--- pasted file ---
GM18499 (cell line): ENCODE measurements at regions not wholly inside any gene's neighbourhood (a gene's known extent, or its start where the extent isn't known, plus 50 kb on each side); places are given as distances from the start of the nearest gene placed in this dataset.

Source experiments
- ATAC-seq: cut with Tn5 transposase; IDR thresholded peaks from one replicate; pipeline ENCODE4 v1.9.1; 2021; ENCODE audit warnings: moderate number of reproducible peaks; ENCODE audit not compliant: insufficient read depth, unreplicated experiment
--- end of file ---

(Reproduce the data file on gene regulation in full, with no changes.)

GM18499 (cell line): ENCODE measurements at regions not wholly inside any gene's neighbourhood (a gene's known extent, or its start where the extent isn't known, plus 50 kb on each side); places are given as distances from the start of the nearest gene placed in this dataset.

Source experiments
- ATAC-seq: cut with Tn5 transposase; IDR thresholded peaks from one replicate; pipeline ENCODE4 v1.9.1; 2021; ENCODE audit warnings: moderate number of reproducible peaks; ENCODE audit not compliant: insufficient read depth, unreplicated experiment